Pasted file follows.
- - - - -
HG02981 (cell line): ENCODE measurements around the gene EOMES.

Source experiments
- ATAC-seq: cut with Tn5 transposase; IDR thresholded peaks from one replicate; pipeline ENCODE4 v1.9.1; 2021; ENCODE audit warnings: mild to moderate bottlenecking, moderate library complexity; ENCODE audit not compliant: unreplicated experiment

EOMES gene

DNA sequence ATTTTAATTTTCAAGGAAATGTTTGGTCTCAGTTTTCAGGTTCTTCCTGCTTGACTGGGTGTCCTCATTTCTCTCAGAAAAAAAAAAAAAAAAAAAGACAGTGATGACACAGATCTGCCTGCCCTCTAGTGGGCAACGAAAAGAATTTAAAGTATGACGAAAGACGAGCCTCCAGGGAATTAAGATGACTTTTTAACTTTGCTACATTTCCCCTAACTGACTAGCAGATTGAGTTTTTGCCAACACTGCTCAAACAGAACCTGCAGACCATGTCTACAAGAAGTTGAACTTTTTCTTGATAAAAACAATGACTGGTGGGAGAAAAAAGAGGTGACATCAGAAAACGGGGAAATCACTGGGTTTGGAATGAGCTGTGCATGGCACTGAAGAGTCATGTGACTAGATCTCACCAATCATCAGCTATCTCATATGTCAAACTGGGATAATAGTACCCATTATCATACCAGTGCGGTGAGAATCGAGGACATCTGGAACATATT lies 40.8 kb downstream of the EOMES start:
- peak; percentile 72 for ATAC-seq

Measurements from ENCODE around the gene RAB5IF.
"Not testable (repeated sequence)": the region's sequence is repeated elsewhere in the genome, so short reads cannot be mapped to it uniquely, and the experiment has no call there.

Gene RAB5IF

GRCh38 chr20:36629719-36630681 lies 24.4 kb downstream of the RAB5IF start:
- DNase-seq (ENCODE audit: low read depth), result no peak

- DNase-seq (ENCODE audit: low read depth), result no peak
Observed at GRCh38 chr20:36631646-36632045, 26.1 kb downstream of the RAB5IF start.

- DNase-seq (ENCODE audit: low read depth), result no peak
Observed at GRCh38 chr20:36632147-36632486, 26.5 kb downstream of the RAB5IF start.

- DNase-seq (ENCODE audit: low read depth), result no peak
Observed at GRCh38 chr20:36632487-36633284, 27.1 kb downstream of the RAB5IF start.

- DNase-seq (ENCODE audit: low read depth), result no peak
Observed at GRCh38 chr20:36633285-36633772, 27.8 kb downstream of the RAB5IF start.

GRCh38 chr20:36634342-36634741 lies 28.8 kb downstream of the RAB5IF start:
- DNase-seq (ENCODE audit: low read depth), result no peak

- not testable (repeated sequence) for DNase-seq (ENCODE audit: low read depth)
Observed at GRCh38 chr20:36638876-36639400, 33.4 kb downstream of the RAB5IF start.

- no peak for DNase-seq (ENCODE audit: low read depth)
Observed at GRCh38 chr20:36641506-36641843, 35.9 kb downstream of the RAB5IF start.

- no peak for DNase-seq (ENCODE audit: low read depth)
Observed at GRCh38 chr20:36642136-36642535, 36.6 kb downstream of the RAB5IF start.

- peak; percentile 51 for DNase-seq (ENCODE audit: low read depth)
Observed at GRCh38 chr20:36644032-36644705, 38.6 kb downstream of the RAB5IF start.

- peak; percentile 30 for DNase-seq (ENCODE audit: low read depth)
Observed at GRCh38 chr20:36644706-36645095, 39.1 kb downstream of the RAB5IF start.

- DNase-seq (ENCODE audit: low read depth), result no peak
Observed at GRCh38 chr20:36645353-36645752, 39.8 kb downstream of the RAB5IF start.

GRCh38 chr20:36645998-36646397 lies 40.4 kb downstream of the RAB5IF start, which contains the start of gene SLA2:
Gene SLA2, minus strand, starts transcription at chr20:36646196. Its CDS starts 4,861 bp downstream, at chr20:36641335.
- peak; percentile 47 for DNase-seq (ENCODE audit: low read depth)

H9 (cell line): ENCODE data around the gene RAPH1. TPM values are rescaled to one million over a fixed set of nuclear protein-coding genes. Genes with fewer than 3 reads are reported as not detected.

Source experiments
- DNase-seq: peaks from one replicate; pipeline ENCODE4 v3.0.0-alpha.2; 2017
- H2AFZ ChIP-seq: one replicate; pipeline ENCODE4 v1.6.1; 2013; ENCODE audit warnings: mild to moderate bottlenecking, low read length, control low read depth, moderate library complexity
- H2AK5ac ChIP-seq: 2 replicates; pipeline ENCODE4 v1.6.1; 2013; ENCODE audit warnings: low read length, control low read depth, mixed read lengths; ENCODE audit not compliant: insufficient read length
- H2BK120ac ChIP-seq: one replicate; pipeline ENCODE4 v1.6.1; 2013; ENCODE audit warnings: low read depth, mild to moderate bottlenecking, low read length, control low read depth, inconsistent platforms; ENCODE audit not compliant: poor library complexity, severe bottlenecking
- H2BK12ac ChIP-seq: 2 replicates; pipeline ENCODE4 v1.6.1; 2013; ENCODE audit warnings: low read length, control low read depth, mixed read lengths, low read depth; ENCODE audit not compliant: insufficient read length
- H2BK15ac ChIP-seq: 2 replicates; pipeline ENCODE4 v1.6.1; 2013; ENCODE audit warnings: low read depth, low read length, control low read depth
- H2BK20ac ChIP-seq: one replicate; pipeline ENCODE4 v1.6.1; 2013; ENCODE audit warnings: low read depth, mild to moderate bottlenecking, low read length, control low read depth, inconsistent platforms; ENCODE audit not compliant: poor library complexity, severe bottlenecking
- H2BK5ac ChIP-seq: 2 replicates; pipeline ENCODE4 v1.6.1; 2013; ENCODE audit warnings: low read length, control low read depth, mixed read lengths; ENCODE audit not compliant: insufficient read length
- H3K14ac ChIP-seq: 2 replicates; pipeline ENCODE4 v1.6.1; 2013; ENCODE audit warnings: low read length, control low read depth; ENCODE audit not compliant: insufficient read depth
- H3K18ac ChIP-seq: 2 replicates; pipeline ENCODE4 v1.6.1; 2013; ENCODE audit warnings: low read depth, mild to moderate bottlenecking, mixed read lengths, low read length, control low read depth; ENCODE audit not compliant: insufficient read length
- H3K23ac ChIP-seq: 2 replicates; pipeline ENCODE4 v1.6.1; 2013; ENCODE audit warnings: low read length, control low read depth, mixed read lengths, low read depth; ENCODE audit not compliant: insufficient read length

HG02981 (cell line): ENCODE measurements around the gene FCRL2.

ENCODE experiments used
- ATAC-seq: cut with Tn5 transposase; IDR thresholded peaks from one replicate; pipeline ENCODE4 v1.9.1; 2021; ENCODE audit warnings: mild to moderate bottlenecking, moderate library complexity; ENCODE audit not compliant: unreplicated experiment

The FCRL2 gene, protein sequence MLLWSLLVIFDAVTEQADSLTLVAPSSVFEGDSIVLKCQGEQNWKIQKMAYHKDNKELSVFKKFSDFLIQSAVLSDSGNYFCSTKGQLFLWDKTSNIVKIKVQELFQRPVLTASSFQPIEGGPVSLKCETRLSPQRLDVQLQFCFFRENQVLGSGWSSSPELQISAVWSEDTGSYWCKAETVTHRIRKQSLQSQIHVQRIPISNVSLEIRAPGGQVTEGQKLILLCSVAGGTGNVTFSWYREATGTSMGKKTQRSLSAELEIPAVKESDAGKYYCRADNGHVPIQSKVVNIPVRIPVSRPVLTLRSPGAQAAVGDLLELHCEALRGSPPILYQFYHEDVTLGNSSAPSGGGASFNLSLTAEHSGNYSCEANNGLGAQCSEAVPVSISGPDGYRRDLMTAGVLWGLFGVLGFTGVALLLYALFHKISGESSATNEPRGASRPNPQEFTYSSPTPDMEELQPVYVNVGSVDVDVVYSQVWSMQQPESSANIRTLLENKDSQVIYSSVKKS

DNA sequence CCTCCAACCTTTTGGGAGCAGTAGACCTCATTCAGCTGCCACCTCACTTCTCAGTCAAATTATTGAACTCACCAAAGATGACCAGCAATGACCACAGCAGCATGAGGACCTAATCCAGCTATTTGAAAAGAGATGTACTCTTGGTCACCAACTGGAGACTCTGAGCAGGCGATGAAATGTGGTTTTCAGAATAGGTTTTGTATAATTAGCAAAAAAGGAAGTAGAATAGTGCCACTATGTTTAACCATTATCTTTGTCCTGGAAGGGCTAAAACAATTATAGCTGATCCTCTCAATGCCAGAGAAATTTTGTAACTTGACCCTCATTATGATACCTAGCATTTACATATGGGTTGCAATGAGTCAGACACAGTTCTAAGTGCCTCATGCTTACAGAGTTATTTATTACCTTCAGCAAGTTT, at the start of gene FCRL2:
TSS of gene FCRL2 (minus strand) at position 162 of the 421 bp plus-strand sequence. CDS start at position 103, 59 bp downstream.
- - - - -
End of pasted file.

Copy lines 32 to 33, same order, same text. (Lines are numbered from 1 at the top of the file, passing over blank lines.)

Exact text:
- DNase-seq (ENCODE audit: low read depth), result no peak
Observed at GRCh38 chr20:36645353-36645752, 39.8 kb downstream of the RAB5IF start.